Arrow shifts direction with better-quality focus
December 2, 2002,
Keeping pace with a rapidly changing marketplace, Arrow Home Fashions is expanding the range of products it offers with a line of higher-end, better-quality goods and accessories.
"We have developed a new strategy," Rich Sperber, vp of sales and marketing, told HTT. "We want to develop products that allow the moderate consumer to enjoy high-quality fashionable bedding at a price point that they can afford. There are high-end suppliers offering beautiful products in which the comforter alone retails at $249.99. We will offer products of equal quality. Our difference is that we can give the consumer the whole bed-in-a-bag with a 100 percent cotton, 250-count, deep pocket sheet for the same retail. Our [retail] customer can provide that value and realize great margin."
Arrow primarily had targeted the $49.99 to $79.99 retail price points for a bed-in-a-bag. Its new focus is the $199 to $249 range, which includes both oversized and jumbo specs. Coordinating soft window treatments, decorative pillows, comforter covers, mini comforter sets, comforter sets, bedspreads and sheet sets have all joined what was for many years primarily a bed-in-a-bag business.
Keeping in line with the luxury looks many consumers desire, large cording and braiding, overfilled comforters with sateen backing, padded shams and bedskirts with 15-inch drops and split corners have all been added.
A generic sheet has also been created for the new bed-in-a-bags. Constructed from 100 percent cotton sateen, the 250-count sheeting coordinates with the individual pattern and features a flat sheet with an attached hem with hemstitching and a fitted sheet able to fit up to a 17-inch mattress. Higher thread-count constructions are also possible, but Sperber said Arrow would only go after that business if it fits within the new model.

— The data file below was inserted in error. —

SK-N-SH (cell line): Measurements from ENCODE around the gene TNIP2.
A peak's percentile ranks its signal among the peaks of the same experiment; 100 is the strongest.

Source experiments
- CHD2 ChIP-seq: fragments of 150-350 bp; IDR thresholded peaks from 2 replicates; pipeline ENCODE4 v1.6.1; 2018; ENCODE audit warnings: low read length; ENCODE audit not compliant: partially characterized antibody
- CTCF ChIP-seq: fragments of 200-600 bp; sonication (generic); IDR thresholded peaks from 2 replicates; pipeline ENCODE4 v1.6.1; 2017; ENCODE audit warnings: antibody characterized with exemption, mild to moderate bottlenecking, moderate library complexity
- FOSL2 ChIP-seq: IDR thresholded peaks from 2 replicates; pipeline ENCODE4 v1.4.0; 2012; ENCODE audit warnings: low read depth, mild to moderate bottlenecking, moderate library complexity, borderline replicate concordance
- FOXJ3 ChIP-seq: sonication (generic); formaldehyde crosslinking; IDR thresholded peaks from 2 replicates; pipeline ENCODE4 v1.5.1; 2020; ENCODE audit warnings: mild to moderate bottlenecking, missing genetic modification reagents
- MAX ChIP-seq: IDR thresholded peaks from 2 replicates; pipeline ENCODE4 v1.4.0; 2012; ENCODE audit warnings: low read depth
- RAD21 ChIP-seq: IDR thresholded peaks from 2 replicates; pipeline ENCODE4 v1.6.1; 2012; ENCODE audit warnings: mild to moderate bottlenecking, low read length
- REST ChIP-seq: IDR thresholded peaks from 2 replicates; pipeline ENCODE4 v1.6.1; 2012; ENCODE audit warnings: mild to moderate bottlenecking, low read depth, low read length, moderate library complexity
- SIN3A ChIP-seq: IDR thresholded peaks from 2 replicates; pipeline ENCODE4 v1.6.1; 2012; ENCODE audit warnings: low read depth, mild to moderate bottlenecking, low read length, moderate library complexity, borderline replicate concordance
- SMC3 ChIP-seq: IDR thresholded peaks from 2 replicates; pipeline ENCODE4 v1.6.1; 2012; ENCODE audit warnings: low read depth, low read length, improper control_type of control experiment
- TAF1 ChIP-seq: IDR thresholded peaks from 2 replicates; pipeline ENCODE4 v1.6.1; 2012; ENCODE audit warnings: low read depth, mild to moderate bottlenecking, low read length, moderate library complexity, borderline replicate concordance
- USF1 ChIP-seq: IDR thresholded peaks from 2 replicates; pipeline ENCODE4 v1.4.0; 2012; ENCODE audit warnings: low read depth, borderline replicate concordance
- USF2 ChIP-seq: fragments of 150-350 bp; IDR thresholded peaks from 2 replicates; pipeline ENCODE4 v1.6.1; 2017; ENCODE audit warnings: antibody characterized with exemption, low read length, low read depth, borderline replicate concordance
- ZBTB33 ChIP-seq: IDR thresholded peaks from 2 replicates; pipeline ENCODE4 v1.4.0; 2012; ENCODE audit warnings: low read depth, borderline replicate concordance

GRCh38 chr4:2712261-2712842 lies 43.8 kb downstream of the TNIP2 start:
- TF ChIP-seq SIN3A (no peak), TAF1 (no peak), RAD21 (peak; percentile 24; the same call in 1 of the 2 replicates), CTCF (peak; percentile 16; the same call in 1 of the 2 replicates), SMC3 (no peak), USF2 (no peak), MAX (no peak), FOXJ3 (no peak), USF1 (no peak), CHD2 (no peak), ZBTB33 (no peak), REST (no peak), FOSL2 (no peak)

Arrow's facilities also enable it to manufacture and blow its own fill, so the amount and loft may be regulated according to the price point the company is aiming to hit.
Sperber is hoping to add specialty stores to its current roster of department stores and catalogues.
Despite the changes in design and offering, Sperber emphasized that Arrow will not abandon its poly/cotton business, which he said is still generating sales. Instead, he said, Arrow was only utilizing its manufacturing capabilities, which include a 200,000-square-foot main office/cut-and-sew operation, to make "better stuff."
Sperber credited Monica Graves, Arrow's designer who also has experience in apparel design, with much of the change in design direction.
The reaction to Arrow's change, Sperber related, was initially tentative, as the company first had to explain to retailers that its accessory-driven approach would result in better margins. Secondly, Arrow had to prove that its new design direction was consistent with the looks consumers wanted. After the most recent home textiles market, its second with the new styles and constructions, Sperber said, "They've embraced us very quickly."
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